I’ve encountered some of that in the workplace. I was a newly appointed manager, following on the heels of a departed micromanager. Things were not in good shape, so one of my first actions was to talk with staff and elicit their ideas. That’s just the way I work; staff know what we need to do to get better. So, I asked. Some, like the dog in the fable, and the once-burned cat, clammed up, never volunteering ideas or suggestions. Apparently, their ideas had been repeatedly rejected – even ridiculed – by the former micromanager. A few of the staff gave me the benefit of the doubt, and more than a few ideas. A mutual respect and trust soon blossomed; they saw I applied the suggestion or told them to act on it. We improved, mightily.

*Source: Aesop's Fables. A new translation by Laura Gibbs. Oxford University Press (World's Classics): Oxford, 2002.
**Translator’s Note: “The man in this fable is called a 'hunter' (or perhaps a 'thief,' as one editor has conjectured); he appears to be a kind of 'dog thief' or 'dog catcher.' In another version of the story the man is a thief throwing food to a watchdog.”

PS. Speaking of Mark Twain with whom I share a fondness for San Francisco, you can find a copy of Leading from the Middle nearby.

The Maieutic Mojo

Posted by jlubans on January 23, 2013  •  Leave comment (0)

“Maieutic” is a spelling bee word if there ever was one. It came to me a while back as a Word-of-the-Day. It’s stayed with me because of its etymology:
The word derives “from ‘maieutikos,’ the Greek word for ‘of midwifery.’ In one of Plato's ‘Dialogues,’ Socrates applies ‘maieutikos’ to his method of bringing forth new ideas by reasoning and dialogue; he thought the technique analogous to those a midwife uses in delivering a baby (Socrates’ mother was a midwife)”.
The midwife metaphor is also used to describe the Taoist non-leader:
“Imagine you are a midwife; you are assisting at someone else’s birth.
Do good without show or fuss.
Facilitate what is happening rather than what you think ought to be happening.
If you must take the lead, lead so that the mother is helped, yet still free and in charge.
When the baby is born the mother will rightly say, ‘We did it ourselves.’”*
For me, this is leading from the middle, and demonstrates a leadership that trusts, encourages, and expects participants to be engaged and able to reach goals. The maieutic leader assists, the maieutic leader does not direct.
The book features an example of this type of leadership. You can find it in Chapter 18: "You Have the Resources". It came from an overnight outdoor activity created for a few dozen MBA students. One of their first challenges was to take a pile of canvas, poles, pegs and guy lines and put up a tent – their shelter for the night from the cold wind sweeping off the nearby river. Already twilight, the group grew increasingly frustrated. It kept turning to Gordon, the facilitator, for a solution. Gordon told them more than once, calmly, “You have the resources.” He could have easily stepped in and fixed it. Instead he gave the group the freedom to develop its own solution. It did. They really could say, “We did it ourselves.”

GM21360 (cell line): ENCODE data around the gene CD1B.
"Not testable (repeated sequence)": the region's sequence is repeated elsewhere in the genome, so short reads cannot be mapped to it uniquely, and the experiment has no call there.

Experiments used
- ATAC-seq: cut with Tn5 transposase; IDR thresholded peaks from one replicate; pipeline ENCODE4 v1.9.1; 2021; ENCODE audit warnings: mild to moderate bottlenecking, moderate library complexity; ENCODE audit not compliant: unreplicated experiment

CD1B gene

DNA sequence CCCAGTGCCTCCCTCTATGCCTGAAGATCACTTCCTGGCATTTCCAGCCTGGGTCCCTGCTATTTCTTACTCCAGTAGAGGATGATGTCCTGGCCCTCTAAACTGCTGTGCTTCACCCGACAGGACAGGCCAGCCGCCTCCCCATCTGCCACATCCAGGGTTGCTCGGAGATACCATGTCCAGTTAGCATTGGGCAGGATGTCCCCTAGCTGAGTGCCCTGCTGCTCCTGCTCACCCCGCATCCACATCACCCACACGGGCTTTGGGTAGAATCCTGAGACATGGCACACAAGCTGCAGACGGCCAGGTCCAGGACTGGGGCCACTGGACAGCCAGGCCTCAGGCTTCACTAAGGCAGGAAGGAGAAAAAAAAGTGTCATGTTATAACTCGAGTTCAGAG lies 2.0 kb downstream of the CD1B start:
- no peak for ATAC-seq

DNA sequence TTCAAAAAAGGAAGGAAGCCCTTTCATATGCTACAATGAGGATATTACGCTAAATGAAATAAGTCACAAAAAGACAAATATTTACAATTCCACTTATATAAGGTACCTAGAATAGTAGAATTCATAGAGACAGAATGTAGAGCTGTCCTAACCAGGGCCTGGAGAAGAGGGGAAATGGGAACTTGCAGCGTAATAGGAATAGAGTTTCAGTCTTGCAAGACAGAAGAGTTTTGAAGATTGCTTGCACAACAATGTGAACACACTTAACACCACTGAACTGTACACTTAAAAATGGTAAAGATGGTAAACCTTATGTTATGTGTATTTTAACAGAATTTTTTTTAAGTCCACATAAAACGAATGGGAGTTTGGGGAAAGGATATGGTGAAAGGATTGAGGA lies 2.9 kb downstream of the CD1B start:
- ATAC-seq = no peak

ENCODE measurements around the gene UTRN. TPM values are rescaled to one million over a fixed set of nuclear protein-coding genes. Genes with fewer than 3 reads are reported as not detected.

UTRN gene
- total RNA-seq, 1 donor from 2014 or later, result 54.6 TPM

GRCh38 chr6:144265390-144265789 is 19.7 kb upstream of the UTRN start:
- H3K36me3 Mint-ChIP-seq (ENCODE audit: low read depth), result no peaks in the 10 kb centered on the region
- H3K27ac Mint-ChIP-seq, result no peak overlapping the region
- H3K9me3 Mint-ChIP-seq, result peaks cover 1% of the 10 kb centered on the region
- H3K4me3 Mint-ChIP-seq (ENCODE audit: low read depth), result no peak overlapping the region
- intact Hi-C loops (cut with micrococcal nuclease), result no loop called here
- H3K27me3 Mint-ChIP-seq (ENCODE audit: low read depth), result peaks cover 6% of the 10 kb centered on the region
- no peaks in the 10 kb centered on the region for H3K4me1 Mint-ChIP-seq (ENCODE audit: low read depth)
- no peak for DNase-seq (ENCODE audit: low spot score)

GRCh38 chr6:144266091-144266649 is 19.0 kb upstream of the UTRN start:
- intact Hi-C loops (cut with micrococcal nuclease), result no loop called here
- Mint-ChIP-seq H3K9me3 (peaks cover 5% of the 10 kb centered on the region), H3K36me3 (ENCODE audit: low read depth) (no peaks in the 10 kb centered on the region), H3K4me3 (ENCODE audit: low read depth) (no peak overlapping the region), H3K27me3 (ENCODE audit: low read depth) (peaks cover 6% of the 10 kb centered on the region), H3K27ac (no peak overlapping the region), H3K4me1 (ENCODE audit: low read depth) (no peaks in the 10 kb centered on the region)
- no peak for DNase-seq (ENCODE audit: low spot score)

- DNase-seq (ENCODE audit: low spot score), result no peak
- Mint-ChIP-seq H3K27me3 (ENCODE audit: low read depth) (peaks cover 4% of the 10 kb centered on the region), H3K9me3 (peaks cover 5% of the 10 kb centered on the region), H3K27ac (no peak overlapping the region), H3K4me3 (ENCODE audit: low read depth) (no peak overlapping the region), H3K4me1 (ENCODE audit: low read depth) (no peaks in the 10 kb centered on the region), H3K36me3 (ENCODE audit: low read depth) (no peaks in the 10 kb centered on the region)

Caption: My tent on a happier day.
Years later, I found myself in a similar situation: trying to erect an unfamiliar one-person tent in a blowing wind on the bank of the Rio Grande. After a long day of hauling canoes over and through a rocky river bed in Texas’ Big Bend National Park, I was ready to crawl into my tent, but first I had to put it up. The wind bedeviled me and the tent, lifting the floor and sending it flapping. Fed up, I considered finding the zipper and crawling inside, the hell with it. The guide, Burt, probably hearing a few of my choice words, came over and gave me a hint: “John, peg the floor before putting in the poles.” Burt could have said more, but didn’t. Well, the tip was good and I got to sleep in the tent. I suppose I could say, “I did this myself.”
While Gordon was adamant about offering no clues, Burt was less so, “Thank the Lord!” That suggests different levels of maieutic leadership, and that’s what’s needed when the leader is part of a group’s problem solving. Nathan C. Funk elaborates. “(D)ialogue is at the core of a mutual learning process and there is no assumption that the person speaking is necessarily wiser than those who are being engaged."
The notion that one’s co-workers may be as wise as the leader is hard for some leaders to accept. Yet that is what has to happen for the group’s wisdom ever to see daylight. While we may say a group is empowered, it has to know what that means; there are many levels of empowerment, some only a few degrees shy of a dis-empowered state.
Other turn offs for losing the maieutic mojo:
1. As implied above, hedge on empowerment, implicitly not trusting the group to achieve its goals.
2. As a supervisory member, tell the group, as often as necessary, why it’s ideas won’t work.
3. Take charge; you know nothing is going to happen unless YOU do it!
4. Withhold information, not because you want the group to find out what it can do on its own, but because, well, just because.